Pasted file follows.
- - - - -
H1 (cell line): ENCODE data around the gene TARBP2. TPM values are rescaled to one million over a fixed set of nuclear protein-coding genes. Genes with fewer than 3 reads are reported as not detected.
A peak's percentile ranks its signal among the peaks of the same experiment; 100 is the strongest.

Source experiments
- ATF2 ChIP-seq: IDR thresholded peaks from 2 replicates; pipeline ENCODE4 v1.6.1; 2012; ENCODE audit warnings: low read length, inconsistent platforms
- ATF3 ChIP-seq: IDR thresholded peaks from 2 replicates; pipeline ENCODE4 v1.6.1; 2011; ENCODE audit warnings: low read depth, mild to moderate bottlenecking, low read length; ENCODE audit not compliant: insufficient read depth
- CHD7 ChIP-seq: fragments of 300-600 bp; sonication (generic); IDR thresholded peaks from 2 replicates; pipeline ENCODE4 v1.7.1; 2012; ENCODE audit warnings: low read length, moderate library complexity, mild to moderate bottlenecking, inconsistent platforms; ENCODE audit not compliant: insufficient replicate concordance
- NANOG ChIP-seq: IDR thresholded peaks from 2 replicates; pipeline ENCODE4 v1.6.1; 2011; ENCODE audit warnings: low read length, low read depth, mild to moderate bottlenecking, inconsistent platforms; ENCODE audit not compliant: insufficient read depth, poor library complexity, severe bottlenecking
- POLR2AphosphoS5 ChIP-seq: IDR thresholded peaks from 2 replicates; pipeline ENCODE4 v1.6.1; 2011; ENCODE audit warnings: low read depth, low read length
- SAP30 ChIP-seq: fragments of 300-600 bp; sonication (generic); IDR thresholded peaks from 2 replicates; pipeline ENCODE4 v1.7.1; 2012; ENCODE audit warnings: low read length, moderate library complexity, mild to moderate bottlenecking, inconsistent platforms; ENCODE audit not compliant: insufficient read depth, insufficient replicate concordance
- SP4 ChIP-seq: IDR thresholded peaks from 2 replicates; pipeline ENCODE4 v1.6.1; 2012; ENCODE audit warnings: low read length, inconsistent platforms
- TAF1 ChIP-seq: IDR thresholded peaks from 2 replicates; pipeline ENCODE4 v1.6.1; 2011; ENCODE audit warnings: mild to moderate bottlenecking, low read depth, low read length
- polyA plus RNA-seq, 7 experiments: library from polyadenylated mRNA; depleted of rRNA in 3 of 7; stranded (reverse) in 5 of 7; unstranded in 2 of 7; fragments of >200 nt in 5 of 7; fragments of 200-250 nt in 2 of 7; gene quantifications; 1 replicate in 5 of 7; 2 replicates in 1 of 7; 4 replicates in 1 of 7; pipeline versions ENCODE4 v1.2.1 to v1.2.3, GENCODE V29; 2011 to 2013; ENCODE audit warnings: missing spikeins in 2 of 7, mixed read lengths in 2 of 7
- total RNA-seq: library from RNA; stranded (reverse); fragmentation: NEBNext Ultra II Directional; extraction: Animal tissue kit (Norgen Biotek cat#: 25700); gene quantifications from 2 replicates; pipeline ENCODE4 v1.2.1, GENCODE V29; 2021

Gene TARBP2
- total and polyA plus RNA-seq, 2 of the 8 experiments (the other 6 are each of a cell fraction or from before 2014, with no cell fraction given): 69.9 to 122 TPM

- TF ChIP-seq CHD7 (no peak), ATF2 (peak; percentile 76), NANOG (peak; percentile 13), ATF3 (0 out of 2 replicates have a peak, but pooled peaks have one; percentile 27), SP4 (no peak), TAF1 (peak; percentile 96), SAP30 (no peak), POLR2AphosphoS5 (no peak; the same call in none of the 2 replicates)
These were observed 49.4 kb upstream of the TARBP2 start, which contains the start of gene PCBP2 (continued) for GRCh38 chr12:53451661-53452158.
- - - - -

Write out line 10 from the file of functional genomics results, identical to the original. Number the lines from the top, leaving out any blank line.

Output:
- SP4 ChIP-seq: IDR thresholded peaks from 2 replicates; pipeline ENCODE4 v1.6.1; 2012; ENCODE audit warnings: low read length, inconsistent platforms